Home' Future Building: The Australian Infrastructure Review : Volume 4 Number 1 Contents futurebuilding 51
Volume 4 Number 1
Peter Harris AO
But I will give you some context and make some
comments on things that I think are tremendously
important for creating an effective environment for
future infrastructure investment.
So rst, this bit of context.
The Howard Government in 2005 reviewed
export infrastructure, and came to the conclusion
that there was a bit of a problem with regulators and
regulated pricing, but that there were no actual real
impediments to this.
The Rudd Government in 2008 also undertook a
serious infrastructure review, and we ended up with
Infrastructure Australia and the Building Australia
Fund. The funding has now ended, but the structure
at least remains.
Both of these processes were quite worthy
examinations of the overall question of why we
continually seem to be under-investing in infrastructure.
But today, ve years on, we still have this focus
on the iconic infrastructure project as if it is going to
solve the problem. And it isn't going to be suf cient
to solve the problem.
Moreover, while there is a focus on just one
icon project, not only will the conundrum remain
unanswered -- simply because there is no solution to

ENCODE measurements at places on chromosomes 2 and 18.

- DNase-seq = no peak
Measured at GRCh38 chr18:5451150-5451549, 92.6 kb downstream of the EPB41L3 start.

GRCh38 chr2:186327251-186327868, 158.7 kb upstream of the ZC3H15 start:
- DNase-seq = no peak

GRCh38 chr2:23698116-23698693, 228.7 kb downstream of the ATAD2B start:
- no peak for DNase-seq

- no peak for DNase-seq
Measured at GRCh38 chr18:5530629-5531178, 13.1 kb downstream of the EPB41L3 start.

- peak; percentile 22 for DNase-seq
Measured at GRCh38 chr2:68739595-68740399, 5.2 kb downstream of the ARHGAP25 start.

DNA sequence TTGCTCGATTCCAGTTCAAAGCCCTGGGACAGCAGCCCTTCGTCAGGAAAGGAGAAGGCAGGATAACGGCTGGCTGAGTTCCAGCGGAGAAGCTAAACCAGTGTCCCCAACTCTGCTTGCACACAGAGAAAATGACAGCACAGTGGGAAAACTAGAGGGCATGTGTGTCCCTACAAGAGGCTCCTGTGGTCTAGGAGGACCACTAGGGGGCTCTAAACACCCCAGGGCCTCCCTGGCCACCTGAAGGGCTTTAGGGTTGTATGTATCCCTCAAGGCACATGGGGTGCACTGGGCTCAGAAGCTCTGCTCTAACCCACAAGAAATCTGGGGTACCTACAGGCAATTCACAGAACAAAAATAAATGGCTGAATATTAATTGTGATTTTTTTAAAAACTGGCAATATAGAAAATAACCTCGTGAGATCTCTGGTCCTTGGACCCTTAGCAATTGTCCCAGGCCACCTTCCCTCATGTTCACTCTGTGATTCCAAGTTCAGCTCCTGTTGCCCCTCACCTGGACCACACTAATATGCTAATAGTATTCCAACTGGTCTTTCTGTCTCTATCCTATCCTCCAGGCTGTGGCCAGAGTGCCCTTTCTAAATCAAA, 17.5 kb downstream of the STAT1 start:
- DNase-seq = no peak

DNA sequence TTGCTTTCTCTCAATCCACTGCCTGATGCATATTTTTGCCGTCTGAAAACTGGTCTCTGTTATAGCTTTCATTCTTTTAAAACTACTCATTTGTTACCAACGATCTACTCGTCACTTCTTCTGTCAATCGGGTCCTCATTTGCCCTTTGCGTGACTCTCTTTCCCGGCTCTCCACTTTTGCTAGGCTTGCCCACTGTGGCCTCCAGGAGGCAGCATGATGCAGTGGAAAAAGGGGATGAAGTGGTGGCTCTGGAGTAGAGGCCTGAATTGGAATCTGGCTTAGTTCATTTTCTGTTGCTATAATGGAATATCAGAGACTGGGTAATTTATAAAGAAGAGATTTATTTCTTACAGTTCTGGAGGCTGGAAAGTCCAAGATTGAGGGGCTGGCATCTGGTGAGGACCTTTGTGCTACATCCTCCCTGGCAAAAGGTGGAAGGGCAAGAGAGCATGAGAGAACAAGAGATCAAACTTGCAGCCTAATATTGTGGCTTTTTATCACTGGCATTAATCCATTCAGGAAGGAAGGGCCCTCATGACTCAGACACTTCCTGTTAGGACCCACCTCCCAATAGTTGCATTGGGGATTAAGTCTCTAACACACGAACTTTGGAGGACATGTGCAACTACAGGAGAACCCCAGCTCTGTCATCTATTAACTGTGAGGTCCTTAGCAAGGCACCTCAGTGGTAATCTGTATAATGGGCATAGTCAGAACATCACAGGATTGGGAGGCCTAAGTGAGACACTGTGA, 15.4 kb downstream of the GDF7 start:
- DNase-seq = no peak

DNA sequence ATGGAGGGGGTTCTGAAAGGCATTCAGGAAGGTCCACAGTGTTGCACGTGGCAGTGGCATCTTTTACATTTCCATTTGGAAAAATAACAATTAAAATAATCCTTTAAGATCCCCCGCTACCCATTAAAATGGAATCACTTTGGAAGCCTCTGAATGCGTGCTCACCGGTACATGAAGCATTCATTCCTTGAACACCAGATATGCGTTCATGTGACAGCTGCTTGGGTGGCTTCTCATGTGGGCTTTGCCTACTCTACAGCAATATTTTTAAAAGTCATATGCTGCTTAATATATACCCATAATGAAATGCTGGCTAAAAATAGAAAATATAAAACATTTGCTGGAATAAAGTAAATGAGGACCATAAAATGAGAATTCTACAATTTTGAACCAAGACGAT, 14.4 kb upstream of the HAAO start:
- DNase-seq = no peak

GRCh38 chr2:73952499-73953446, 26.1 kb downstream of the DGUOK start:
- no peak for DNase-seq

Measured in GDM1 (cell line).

it from a single funding effort by private partnership
or public investment -- we also risk squeezing out
any focus on how to get the best combination of
If you look at an aggregation of the projects
submitted to Infrastructure Australia by a bene t
cost ratio (BCR), it will show you that the very large
projects have quite low BCRs, and some of the small
projects have very high BCRs.
So the icon project, the very big project, may not
necessarily be the best way of solving a productivity-
Another factor is that infrastructure funding is
up. Analysis by the Australian Bureau of Statistics of
public sector investment across the country shows
quite a large increase as a percentage of GDP in
infrastructure spending in recent times.
But these numbers do not include anything on
the NBN, 4G Mobile, or airport projects, and little,
if any, contribution from Public Private Partnerships
(PPPs), so even these increases are probably
an underestimate. We have more going on in
infrastructure than we might think.
Nevertheless, the trend increase does not tell you
anything about whether or not we are meeting needs.
Infrastructure isn't something we just want to have;
its purpose is to meet consumer and business needs.
Treasury noted a few budgets ago that the average
age of our infrastructure is increasing, suggesting a
potential build-up in replacement need. And it is true
that a signi cant part of our major urban transport
infrastructure is either Depression-era or immediate
post-war -- that is, 50 years old or more.
Congestion gures are rising. Peak period travel
times on arterial roads in urban areas continue to rise.
Melbourne and Sydney trains and trams regularly
exceed their 'crush' crowding levels.
Airports like Perth and Brisbane -- not just Sydney
-- regularly suffer infrastructure-related delays;
Melbourne's airport road access is poor, and Sydney's
is probably not much better.
At the same time, there is also over-
Airports like Perth and Brisbane -- not just
Sydney -- regularly suffer infrastructure-related
delays; Melbourne's airport road access is
poor, and Sydney's is probably not much
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